Finally, the involvement of heads of state and government must complement the UN process, rather than supplant it. UN Secretary-General Ban Ki-moon has called for a leader’s summit on climate change in 2014; that summit must now become the focus of public pressure to move toward an agreement in 2015.

The path to an international agreement strong enough to keep global warming under two degrees will be fraught with obstacles. But, if citizens ratchet up the pressure on their leaders, and policymakers demonstrate vision and leadership, the route can be navigated. The countdown to 2015 has begun.

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    1. CommentedZsolt Hermann

      The article says:
      "...Many fear a similar outcome in 2015, given that conditions seem even less conducive to agreement. Preoccupied by crisis, the world’s leading economies seem unwilling to make significant new emissions-reduction commitments. And public anxiety about employment and living standards has replaced the fears about global warming that inspired the 2009 movement..."
      This is what happens when we view things in isolation, when we do not understand that we are in one single crisis that originates from the same root, and there are no separate, different crisis situations or flash-points.
      Very simply the only reason humanity is at war with the environment, losing control over the socio-economic system, sinking into threatening geo-political situations, presiding over crisis in every human made institution is humanity's separation from the natural system people exist in.
      We still stubbornly hold on to that notion that humans are separate, they are above the system and they can do whatever they want. While the whole, vast natural ecosystem thrives towards overall balance and homeostasis, humanity is breaking this balance with the present excessive, unnatural, and subsequently unsustainable lifestyle, and socio-economic system, based on ruthless competition and exploitation within the same species.
      We do not need to worry about separate, and specific solutions for all the seemingly different problems, we simply have to learn the basic laws of nature and adapt to them in everything we do.

        CommentedElly Hermon

        Mobilizing public opinion for limiting global worming by cutting GHG emissions, as suggested by this article, is surely desirable. However, preaching the affluent about the need for more harmonious Man-Nature relations, the lack of which is rightly considered as an important root-cause of the environmental and economic crises affecting contemporary society, is unlikely to induce most of them to reorient their unsustainable lifestyle, though it may have some impact as a long-term educational goal. In the short run, focusing on concrete measures at the policymaking level may prove more productive. For this purpose innovative thinking is badly needed.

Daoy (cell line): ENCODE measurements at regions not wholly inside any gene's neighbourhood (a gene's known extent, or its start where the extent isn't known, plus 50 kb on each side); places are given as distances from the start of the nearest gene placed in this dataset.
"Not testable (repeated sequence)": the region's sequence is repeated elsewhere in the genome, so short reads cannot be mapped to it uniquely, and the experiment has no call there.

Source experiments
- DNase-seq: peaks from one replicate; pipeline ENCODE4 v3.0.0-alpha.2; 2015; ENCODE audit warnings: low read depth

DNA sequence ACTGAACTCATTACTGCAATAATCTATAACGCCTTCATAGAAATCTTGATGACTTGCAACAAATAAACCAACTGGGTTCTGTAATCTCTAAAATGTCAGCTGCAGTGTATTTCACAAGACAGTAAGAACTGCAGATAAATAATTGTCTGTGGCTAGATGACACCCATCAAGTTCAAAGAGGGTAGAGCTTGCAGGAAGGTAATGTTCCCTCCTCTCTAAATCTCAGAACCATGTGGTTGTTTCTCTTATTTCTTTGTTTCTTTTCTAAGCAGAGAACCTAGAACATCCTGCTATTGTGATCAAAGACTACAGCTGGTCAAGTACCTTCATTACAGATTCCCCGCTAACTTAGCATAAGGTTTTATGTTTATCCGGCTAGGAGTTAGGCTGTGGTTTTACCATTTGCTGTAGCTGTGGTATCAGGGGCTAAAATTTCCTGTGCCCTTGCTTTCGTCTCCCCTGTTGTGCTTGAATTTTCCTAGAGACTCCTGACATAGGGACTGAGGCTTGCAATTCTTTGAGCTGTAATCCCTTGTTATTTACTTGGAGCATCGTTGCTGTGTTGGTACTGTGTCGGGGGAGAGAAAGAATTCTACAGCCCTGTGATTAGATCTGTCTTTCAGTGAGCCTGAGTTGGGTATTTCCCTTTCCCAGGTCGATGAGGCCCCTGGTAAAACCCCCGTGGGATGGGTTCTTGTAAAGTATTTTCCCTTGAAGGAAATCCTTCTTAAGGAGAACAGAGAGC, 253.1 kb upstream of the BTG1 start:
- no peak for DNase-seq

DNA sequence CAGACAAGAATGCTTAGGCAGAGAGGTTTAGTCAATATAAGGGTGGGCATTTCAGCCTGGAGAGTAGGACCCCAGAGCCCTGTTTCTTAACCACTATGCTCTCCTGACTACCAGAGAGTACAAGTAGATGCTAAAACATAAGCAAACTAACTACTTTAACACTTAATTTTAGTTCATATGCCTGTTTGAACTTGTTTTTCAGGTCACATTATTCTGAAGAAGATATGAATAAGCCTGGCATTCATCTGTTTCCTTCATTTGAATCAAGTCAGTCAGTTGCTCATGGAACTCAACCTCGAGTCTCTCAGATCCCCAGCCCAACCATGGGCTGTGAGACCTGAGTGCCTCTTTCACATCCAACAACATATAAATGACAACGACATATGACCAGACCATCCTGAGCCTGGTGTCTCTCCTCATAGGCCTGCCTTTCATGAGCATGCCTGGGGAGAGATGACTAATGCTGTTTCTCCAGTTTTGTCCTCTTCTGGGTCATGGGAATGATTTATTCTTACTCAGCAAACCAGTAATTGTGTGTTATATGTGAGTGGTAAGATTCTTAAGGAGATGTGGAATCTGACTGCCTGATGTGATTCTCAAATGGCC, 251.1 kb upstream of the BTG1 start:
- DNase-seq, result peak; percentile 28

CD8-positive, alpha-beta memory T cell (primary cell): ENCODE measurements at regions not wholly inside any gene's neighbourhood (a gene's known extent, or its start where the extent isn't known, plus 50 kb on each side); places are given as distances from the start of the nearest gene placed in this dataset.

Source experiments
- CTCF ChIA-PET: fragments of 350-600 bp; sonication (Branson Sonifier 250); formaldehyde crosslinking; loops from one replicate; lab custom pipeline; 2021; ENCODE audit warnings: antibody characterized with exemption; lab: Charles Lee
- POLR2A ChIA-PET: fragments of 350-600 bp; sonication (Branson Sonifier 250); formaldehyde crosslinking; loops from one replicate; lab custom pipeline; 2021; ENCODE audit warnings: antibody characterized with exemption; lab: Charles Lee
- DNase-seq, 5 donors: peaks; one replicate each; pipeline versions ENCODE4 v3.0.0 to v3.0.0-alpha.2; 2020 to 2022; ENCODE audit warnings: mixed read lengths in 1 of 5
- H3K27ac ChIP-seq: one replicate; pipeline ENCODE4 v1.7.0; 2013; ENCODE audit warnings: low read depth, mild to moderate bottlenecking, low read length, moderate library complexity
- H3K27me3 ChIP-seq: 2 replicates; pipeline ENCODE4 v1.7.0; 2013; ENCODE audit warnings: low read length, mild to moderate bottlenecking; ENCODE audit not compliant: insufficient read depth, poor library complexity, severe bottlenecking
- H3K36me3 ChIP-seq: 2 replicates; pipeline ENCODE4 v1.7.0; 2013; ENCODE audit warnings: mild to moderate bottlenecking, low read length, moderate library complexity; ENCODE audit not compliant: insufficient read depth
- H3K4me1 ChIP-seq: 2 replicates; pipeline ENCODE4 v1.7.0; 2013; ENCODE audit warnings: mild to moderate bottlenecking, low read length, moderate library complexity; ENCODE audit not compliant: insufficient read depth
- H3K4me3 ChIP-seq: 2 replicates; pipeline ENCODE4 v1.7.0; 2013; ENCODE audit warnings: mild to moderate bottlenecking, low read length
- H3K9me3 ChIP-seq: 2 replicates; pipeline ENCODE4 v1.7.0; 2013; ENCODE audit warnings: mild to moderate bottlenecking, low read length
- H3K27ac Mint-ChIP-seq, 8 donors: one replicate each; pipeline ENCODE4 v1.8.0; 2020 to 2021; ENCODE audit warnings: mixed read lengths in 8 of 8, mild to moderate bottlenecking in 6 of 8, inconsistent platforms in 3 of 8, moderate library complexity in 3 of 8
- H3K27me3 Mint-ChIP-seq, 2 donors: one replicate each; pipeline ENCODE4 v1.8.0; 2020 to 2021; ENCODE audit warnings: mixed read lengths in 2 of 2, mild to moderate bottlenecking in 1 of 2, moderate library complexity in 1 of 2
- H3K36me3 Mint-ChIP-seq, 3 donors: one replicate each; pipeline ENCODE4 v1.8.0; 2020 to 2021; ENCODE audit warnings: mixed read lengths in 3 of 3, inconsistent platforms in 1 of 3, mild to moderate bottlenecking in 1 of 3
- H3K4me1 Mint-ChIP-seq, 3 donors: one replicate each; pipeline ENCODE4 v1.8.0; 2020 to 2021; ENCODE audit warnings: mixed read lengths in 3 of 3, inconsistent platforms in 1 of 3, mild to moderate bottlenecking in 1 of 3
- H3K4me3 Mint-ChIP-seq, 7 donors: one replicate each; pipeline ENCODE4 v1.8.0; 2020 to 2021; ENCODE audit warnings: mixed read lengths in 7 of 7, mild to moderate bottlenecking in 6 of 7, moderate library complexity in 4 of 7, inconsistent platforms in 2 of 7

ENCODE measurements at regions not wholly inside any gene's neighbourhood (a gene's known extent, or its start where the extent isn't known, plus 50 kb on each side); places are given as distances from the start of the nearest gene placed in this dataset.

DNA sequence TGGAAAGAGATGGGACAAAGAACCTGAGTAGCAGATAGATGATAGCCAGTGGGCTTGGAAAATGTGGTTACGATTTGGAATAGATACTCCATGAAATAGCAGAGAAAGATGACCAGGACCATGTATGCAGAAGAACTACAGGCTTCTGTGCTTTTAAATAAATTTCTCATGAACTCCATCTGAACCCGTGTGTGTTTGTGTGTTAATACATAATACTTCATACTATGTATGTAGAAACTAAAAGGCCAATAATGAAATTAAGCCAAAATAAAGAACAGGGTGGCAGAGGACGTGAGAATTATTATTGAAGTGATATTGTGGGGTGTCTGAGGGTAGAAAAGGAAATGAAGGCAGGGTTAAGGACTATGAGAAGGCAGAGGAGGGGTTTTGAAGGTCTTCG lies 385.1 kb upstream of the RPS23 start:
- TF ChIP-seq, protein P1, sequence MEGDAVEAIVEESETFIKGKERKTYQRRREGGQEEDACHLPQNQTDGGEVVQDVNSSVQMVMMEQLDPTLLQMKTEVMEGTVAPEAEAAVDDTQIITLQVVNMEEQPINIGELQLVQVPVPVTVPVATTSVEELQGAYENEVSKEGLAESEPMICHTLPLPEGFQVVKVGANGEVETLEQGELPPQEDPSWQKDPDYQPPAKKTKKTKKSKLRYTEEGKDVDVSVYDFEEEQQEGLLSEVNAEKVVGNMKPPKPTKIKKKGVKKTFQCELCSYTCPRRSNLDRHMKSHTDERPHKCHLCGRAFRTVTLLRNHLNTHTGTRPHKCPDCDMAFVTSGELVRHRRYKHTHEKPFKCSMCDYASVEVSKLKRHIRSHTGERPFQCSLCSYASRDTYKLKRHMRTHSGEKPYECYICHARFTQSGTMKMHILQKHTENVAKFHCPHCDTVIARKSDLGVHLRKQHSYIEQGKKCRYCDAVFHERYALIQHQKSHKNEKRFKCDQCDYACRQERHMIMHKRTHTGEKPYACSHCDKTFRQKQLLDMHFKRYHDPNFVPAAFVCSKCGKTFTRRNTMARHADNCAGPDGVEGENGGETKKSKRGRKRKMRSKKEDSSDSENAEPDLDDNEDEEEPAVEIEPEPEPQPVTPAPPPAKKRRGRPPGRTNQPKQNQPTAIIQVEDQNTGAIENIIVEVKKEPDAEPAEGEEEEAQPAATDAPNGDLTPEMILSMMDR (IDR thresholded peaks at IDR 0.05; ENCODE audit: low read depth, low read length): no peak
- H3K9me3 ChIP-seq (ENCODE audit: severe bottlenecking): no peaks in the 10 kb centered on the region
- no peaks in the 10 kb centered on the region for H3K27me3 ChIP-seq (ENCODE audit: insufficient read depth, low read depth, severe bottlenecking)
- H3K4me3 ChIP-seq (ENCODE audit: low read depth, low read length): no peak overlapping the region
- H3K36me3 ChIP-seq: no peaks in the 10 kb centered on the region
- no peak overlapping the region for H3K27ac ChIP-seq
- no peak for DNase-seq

Trading pollution rights is perhaps not the most appropriate approach to ensure effective curbing of GHG emissions, though it has allegedly produced some positive results from an economic perspective. Alternative measures, potentially by far more efficient, should be envisaged to ensure more significant advances in this area. This is not likely to be achieved without inducing GHG emitters and associated economic players to accept significant reorientation of the current carbon-based economic system. This may be achieved through a well conceived application of a “stick and carrot” approach. On the one hand, this involves adoption of binding agreements on limiting GHG emissions and universally applicable regardless the level of development. Establishing an effective enforcement mechanism is indispensable for this purpose. Failure to respect the established GHG emission standards should be penalized. On the other hand, compliance with these standards should be rewarded by assistance to transition to a low carbon-based economy. This assistance may partly come from penalties paid for non compliance with the GHG emission standards. From a cost-benefit perspective it should be noted that the very process of economic restructuring is expected to revitalize the economic system while curbing anthropogenic climate change is expected to limit related highly costly loss and damage. The successful application of such a strategy combining enforcement and incentives is likely to debunk allegations that sound environmental policy is incompatible with economic growth by showing that transition to a low carbon based economy is beneficial from both an environmental and an economic perspective.